Bob Taylor began carving when he was eight years old using a pocketknife his grandfather gave him. Around the age of 11, Bob met Mooney Warther, who set up his traveling woodcarving museum at the Bartholomew County Fair, and young Bob became enthralled with his display. This chance encounter encouraged Bob’s lifelong passion for carving. Once grown, he apprenticed as a patternmaker. From engineers’ drawings, he carved prototypes that manufacturers used to produce molds for making metal castings. While he carved professionally throughout his life, he also continued to whittle for his own enjoyment.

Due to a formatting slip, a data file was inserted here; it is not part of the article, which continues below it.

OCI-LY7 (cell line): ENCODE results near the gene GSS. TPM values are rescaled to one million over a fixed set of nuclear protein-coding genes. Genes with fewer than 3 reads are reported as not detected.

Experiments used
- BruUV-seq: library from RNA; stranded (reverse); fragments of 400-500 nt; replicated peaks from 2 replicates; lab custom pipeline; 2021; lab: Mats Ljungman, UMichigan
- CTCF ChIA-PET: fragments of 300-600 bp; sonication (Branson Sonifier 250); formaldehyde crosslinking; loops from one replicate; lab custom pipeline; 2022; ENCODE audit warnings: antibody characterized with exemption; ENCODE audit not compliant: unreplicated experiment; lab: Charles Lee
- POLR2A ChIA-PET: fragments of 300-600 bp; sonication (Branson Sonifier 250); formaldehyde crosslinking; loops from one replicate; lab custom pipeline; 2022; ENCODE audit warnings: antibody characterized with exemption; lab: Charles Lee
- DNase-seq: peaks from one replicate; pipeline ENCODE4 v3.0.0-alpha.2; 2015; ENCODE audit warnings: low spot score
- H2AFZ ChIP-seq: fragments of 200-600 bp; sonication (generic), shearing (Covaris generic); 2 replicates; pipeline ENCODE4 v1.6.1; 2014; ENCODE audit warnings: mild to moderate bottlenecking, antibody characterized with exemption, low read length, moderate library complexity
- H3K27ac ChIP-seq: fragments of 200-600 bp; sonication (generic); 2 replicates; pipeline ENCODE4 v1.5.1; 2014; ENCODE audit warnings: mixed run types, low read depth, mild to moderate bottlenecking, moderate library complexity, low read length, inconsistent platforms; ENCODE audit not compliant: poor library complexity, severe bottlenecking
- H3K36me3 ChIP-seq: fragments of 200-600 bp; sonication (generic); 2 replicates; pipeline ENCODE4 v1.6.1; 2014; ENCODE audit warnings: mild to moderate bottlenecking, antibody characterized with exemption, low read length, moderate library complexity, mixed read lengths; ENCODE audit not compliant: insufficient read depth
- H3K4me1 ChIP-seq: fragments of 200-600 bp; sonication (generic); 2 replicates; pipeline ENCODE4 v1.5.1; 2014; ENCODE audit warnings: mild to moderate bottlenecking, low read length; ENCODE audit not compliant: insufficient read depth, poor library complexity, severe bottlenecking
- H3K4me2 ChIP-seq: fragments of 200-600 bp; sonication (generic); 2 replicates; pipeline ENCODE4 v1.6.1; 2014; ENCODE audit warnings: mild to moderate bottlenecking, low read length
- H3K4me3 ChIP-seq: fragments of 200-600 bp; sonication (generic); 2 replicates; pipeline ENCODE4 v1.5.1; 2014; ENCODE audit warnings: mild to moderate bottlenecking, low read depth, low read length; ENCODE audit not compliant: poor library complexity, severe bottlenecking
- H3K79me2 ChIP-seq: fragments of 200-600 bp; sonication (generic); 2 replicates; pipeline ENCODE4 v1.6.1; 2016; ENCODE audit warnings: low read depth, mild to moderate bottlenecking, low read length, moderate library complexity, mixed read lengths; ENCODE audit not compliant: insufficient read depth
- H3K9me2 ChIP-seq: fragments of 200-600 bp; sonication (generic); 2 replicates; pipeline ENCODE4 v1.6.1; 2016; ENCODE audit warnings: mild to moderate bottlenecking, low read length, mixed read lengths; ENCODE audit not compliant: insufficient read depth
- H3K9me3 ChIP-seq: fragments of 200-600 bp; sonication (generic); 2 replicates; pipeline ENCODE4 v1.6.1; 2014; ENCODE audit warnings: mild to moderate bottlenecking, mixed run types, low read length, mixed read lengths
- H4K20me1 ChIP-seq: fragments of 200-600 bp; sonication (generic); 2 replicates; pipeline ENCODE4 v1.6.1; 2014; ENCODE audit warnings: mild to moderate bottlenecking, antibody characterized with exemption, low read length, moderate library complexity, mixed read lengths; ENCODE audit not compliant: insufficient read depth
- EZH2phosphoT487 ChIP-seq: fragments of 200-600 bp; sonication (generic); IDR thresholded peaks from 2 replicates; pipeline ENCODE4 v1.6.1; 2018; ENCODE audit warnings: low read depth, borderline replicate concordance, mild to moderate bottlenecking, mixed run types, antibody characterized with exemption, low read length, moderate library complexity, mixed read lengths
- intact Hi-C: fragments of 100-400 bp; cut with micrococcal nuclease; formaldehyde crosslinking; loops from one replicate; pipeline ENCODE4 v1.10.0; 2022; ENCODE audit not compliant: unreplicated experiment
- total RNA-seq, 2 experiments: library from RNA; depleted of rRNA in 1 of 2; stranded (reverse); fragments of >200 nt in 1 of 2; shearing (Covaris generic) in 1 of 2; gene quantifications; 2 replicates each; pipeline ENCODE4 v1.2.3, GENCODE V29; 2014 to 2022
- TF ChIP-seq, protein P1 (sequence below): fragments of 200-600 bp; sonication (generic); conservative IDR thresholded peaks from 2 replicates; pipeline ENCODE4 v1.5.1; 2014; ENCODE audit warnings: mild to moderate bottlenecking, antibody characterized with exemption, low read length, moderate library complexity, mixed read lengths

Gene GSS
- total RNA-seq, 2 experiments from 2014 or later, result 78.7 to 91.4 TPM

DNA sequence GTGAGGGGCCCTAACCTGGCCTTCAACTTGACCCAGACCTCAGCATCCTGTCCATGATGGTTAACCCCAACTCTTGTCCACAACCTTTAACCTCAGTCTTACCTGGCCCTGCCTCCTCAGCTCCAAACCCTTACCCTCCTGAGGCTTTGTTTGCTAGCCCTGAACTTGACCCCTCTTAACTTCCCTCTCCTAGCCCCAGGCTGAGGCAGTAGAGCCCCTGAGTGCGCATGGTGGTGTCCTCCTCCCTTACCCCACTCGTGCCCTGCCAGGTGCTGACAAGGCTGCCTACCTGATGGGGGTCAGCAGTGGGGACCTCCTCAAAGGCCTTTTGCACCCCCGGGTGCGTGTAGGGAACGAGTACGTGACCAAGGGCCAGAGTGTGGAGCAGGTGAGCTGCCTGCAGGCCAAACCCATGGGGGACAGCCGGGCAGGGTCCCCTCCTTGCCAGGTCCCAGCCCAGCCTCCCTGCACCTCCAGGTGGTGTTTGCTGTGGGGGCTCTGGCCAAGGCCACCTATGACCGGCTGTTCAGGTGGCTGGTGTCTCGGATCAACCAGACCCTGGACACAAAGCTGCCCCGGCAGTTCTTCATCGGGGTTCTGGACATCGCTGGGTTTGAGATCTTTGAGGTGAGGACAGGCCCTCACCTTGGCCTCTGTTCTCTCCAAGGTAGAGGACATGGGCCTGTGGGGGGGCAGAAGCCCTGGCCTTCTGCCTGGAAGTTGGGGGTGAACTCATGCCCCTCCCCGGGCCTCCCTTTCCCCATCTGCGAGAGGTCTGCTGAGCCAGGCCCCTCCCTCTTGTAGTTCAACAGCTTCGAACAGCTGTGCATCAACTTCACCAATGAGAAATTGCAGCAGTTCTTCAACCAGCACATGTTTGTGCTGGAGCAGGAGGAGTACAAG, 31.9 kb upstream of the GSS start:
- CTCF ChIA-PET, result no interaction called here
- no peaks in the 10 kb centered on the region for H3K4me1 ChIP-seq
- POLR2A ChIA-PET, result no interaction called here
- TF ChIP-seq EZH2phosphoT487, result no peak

In the 1980s, he discovered the work of Rupert Kreider (1897-1983), an itinerant carver who occasionally worked as a farmhand in Bartholomew County. Though Bob never met Kreider, he was impressed by the landscapes Kreider cut into flat boards. By day Bob worked as a pattern maker, and at night he taught himself Kreider’s distinctive style. When Bob retired in 1999, he started using this pictorial-carving technique to create “memory carvings.” From church festivals to circus trains, he has carved meaningful scenes from his youth. His current creation shows Mooney Warther at the fairgrounds.
Bob Taylor has devoted his time to mastering his craft and sharing his talents. From teaching Boy Scouts to carve neckerchief slides to exhibiting his carvings at area woodcarving clubs, county fairs, and festivals, he enjoys sharing his talents, carvings and stories with others.